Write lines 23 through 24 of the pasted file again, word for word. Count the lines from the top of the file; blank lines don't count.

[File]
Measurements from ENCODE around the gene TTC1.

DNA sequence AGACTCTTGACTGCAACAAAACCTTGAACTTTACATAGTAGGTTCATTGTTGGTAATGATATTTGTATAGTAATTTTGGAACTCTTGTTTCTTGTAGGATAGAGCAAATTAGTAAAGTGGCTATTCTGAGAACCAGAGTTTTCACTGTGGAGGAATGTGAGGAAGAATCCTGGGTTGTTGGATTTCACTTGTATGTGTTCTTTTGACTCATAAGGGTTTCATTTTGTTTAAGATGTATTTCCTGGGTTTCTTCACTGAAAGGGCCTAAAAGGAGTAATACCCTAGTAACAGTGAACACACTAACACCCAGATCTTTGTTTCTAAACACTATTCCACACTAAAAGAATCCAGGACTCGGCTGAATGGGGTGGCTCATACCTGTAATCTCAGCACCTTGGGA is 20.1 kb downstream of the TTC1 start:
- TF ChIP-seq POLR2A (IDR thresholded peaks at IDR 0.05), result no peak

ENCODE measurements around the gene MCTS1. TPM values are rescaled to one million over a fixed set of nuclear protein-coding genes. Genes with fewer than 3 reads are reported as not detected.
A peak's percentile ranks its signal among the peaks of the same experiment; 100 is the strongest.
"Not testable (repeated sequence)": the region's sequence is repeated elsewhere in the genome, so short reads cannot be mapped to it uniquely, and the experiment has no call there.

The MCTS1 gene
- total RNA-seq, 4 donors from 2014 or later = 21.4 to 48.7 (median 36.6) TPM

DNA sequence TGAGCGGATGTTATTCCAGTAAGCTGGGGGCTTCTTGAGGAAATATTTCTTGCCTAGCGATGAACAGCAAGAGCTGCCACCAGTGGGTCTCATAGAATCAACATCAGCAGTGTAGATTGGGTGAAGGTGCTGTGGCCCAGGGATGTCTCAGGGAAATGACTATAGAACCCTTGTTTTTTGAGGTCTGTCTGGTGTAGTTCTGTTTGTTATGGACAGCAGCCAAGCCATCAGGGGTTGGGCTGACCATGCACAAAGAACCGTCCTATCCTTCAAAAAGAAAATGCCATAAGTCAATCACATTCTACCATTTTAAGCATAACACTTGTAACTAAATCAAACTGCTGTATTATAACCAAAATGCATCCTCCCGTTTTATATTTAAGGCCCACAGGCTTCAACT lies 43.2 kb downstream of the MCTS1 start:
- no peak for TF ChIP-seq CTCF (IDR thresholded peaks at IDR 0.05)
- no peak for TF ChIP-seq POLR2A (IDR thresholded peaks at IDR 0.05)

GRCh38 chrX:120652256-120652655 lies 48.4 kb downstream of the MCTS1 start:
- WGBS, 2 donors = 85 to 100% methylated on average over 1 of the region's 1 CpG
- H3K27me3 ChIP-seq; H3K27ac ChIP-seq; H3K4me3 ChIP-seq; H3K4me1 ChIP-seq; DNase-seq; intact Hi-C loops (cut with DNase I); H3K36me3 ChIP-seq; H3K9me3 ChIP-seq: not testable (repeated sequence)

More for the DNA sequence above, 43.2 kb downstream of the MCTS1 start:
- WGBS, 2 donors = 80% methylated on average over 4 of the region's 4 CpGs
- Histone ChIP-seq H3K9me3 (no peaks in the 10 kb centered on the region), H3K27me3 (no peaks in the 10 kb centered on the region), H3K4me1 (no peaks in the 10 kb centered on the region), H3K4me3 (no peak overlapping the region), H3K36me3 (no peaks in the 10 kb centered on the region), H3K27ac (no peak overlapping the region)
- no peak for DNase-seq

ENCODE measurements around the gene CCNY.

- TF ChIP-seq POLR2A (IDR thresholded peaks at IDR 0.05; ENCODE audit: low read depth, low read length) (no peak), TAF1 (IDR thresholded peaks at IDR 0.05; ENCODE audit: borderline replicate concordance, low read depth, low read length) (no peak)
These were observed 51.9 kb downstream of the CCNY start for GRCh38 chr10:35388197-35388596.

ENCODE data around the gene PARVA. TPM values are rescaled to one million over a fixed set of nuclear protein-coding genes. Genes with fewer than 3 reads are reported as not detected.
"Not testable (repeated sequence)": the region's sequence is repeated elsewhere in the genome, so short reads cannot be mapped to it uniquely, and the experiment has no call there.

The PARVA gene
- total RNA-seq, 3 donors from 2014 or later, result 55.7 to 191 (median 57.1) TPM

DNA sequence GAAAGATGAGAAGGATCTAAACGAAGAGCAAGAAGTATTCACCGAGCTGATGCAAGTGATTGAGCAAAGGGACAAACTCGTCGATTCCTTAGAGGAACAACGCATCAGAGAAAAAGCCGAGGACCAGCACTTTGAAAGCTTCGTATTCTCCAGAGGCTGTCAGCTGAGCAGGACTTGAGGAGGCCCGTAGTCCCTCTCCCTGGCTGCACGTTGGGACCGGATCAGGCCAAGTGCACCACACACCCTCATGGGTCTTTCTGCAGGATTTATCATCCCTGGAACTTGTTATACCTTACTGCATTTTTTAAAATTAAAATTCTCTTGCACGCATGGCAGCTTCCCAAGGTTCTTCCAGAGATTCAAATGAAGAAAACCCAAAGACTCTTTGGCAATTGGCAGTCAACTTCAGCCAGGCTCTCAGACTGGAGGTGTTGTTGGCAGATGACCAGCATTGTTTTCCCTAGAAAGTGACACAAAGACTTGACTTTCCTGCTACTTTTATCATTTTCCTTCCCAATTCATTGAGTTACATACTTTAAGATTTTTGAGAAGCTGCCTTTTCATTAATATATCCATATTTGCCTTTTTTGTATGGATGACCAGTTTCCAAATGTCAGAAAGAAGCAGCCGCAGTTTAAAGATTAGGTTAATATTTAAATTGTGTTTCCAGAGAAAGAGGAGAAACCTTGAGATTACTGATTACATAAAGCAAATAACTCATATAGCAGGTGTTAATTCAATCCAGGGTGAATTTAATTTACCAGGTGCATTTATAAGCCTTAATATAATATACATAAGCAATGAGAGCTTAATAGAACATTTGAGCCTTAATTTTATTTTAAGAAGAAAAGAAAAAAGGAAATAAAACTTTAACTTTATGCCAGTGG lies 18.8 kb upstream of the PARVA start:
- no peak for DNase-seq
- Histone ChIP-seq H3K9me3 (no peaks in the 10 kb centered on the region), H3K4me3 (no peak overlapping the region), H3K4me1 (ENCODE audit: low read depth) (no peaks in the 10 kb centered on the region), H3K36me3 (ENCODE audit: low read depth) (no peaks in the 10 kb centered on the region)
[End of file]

"Not testable (repeated sequence)": the region's sequence is repeated elsewhere in the genome, so short reads cannot be mapped to it uniquely, and the experiment has no call there.

The PARVA gene